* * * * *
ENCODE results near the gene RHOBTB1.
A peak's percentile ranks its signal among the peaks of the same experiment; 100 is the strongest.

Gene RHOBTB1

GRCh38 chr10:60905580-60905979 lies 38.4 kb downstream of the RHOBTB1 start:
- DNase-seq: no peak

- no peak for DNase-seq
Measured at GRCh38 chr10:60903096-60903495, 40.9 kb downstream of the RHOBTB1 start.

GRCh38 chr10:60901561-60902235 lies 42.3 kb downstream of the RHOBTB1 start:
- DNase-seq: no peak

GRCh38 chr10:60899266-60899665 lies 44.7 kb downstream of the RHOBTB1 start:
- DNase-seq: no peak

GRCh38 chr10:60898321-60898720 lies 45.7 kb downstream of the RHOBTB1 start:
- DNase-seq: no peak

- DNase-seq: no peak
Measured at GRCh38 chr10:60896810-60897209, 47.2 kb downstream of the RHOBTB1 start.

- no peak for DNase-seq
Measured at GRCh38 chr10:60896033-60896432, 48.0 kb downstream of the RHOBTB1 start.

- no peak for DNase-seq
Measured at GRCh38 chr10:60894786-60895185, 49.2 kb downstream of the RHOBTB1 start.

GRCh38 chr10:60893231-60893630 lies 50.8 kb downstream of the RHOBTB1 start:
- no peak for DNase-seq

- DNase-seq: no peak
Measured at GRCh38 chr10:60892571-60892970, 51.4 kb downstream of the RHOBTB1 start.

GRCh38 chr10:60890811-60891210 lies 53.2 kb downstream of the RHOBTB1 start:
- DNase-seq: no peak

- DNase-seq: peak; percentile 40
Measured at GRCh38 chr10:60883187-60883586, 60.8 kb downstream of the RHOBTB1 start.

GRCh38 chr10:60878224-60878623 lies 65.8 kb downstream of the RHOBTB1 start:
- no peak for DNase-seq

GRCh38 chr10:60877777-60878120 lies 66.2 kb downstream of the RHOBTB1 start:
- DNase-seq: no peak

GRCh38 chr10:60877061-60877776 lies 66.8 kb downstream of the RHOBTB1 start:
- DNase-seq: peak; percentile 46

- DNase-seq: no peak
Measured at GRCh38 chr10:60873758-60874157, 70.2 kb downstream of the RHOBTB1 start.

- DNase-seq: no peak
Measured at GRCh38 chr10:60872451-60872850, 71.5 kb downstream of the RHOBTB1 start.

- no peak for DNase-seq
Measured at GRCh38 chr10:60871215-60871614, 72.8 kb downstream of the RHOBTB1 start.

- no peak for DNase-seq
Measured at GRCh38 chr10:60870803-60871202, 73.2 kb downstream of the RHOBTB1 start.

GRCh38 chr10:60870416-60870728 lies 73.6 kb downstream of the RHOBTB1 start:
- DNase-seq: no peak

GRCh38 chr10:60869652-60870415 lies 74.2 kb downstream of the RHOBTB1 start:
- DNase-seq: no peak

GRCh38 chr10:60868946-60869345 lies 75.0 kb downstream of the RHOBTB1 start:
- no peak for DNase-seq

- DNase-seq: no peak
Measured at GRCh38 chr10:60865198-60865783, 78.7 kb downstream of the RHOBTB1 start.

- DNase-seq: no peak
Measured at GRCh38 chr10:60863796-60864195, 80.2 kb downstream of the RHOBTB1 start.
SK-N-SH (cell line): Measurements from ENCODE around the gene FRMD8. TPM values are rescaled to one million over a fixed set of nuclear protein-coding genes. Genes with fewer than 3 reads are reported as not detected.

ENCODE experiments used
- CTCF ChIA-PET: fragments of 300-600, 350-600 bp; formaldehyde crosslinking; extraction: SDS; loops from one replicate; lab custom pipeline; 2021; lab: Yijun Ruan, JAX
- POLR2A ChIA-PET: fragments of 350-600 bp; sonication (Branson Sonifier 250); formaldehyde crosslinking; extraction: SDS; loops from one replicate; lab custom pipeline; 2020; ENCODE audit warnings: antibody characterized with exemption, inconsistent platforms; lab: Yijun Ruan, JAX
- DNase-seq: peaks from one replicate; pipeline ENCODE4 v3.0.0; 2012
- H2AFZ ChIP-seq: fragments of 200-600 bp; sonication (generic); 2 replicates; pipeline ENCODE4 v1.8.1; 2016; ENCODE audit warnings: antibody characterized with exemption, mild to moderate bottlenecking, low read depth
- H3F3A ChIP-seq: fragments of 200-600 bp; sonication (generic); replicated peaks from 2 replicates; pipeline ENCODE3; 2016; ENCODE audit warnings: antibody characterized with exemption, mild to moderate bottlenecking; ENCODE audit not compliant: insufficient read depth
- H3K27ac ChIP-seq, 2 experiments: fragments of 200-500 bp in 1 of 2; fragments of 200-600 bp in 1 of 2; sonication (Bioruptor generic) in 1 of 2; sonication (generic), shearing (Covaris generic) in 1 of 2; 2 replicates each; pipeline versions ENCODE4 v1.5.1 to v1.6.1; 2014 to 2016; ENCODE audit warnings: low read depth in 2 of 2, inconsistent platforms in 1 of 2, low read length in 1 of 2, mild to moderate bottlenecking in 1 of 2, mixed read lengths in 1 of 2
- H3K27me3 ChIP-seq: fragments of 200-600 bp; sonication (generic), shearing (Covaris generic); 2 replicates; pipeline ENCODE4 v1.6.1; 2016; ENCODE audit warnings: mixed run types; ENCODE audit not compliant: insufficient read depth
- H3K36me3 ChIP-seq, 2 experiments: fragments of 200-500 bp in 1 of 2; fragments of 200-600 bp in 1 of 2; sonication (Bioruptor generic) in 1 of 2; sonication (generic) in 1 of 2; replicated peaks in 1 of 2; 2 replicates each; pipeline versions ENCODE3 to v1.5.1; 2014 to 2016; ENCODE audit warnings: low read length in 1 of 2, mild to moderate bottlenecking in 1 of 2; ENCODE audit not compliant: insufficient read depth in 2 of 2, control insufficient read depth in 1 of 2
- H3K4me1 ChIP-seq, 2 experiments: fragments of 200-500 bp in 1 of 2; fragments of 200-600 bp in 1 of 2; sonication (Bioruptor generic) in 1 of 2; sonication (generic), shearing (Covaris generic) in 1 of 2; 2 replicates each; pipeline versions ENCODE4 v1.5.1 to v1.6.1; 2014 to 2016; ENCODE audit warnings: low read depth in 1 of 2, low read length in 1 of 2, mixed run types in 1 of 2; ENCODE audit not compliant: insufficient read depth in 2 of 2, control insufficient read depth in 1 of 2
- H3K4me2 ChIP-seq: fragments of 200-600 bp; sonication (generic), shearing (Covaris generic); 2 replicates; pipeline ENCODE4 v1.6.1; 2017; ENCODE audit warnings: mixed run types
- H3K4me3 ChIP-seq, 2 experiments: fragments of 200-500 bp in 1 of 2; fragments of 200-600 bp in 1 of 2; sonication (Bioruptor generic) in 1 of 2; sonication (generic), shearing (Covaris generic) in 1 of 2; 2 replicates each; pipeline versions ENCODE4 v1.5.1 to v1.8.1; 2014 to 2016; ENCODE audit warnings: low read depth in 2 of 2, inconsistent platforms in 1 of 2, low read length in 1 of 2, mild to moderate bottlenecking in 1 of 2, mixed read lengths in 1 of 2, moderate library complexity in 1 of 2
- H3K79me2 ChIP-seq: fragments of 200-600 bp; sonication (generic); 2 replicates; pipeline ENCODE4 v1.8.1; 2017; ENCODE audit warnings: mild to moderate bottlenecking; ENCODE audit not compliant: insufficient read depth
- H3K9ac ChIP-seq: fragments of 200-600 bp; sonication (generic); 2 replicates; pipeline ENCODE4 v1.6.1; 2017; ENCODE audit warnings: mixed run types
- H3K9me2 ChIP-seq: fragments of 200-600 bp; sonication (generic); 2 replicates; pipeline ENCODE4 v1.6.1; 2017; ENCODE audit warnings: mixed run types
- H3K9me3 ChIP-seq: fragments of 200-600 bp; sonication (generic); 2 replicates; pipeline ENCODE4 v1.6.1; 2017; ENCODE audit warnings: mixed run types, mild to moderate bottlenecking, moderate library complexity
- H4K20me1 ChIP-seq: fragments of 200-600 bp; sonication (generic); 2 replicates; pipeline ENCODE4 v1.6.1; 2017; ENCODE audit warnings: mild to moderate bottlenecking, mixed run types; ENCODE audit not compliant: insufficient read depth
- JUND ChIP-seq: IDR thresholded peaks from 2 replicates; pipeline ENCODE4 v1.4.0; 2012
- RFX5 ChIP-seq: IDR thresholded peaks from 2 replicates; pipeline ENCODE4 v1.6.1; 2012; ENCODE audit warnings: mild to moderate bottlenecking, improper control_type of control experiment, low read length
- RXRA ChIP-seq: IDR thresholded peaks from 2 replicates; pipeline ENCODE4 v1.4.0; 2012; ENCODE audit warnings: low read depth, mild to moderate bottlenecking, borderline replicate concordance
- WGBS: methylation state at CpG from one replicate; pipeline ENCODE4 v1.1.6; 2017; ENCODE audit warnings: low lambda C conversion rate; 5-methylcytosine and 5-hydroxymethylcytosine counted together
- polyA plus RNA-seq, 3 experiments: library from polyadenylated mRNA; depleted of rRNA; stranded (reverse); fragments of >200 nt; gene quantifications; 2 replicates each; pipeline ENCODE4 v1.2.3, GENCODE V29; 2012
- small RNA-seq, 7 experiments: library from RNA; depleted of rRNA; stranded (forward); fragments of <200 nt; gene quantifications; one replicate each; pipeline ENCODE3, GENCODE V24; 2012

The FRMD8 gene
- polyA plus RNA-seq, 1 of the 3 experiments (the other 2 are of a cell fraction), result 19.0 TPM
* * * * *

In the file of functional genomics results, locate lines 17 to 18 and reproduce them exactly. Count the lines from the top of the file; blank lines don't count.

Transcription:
Measured at GRCh38 chr10:60896033-60896432, 48.0 kb downstream of the RHOBTB1 start.

- no peak for DNase-seq